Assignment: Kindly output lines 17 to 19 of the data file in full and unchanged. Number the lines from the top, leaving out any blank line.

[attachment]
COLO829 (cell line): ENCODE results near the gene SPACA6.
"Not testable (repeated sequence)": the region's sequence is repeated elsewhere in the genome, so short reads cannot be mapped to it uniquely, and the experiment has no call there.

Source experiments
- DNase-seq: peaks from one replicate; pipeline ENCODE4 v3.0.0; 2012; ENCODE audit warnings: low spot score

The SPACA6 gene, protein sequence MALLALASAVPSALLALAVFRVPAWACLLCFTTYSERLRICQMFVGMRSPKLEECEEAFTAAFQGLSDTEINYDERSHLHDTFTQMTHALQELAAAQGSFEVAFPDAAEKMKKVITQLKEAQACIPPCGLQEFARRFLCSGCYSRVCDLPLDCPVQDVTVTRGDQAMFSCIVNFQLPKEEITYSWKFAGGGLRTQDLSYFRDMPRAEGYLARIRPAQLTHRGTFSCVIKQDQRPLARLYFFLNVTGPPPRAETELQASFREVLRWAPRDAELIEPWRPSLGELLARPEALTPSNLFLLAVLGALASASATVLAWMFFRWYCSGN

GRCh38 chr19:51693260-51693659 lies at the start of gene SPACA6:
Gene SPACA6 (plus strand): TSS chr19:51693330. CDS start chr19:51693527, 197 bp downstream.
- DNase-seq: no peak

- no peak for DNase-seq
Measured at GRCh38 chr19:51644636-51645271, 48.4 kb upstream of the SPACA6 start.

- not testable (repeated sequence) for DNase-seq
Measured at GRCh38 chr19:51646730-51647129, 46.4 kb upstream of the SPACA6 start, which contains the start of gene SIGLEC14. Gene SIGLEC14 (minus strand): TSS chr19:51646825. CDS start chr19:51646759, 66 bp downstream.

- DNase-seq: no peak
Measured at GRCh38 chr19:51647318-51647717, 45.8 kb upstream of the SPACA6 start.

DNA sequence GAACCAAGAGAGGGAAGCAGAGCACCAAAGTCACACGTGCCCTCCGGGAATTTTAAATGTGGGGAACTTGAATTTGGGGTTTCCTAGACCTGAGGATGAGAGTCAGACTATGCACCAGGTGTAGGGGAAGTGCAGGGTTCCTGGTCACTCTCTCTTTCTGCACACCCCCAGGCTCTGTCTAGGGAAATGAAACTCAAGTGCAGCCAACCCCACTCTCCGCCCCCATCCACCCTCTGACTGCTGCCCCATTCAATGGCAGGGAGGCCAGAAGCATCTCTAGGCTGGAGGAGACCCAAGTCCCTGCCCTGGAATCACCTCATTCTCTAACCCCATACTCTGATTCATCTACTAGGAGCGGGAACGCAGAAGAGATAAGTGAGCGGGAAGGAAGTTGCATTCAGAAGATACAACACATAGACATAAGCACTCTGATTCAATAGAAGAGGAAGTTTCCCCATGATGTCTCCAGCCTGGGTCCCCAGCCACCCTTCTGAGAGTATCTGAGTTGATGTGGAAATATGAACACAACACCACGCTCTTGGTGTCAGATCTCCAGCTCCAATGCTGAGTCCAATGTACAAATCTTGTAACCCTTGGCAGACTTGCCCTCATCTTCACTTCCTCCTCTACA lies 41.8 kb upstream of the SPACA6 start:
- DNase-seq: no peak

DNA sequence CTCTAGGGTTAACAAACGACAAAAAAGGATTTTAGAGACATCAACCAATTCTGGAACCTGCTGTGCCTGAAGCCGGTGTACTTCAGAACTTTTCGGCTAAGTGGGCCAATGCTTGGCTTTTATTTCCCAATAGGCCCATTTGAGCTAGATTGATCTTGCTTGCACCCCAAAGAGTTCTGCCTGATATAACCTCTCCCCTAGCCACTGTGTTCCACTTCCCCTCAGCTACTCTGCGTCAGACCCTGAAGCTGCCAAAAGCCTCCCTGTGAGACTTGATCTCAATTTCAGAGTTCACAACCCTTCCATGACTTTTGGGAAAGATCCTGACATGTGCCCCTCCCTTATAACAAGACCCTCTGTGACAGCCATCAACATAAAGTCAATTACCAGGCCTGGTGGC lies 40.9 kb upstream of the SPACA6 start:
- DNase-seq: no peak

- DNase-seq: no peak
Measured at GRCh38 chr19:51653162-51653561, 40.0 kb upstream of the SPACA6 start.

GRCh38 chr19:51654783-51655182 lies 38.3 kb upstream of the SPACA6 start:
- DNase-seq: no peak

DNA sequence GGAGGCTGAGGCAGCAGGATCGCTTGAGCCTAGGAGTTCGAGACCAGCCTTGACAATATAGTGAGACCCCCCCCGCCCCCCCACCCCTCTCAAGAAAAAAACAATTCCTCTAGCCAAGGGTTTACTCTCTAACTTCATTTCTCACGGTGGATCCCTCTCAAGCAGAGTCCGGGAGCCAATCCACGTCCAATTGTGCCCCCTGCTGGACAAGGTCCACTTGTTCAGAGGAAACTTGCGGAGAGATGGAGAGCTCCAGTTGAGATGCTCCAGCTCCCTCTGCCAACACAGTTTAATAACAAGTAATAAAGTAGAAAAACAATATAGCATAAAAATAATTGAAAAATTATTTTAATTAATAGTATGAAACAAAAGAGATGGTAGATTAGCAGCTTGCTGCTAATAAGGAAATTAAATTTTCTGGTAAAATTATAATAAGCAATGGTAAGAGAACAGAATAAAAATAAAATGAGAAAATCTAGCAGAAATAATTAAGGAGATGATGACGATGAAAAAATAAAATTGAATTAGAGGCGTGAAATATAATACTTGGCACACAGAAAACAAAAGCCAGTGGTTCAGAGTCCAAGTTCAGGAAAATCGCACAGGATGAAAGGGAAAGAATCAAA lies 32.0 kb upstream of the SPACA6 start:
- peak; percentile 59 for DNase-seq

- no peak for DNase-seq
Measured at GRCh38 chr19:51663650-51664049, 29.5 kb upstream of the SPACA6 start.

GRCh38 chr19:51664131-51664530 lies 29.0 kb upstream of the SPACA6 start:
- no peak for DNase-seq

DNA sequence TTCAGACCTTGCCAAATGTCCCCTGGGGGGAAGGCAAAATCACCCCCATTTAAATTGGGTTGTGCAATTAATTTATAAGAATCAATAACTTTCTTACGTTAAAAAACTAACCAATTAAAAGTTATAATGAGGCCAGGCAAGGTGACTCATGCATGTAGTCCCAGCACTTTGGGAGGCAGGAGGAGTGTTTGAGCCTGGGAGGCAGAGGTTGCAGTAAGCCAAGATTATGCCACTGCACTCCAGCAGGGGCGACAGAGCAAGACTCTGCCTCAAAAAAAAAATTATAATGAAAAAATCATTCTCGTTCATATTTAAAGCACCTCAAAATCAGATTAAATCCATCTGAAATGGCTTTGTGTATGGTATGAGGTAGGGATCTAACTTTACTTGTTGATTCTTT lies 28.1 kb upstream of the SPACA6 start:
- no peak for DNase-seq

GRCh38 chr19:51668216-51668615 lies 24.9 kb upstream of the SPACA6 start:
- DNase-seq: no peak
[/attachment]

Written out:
DNA sequence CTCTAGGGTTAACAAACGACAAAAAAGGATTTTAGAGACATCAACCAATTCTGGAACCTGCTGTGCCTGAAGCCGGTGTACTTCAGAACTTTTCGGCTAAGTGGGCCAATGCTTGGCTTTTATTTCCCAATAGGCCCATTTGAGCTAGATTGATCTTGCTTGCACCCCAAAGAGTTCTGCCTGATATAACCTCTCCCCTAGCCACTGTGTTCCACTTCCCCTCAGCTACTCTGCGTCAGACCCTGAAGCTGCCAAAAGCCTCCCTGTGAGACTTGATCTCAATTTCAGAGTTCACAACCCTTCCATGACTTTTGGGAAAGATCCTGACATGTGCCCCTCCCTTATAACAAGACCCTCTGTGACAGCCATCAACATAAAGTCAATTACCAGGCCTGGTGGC lies 40.9 kb upstream of the SPACA6 start:
- DNase-seq: no peak

- DNase-seq: no peak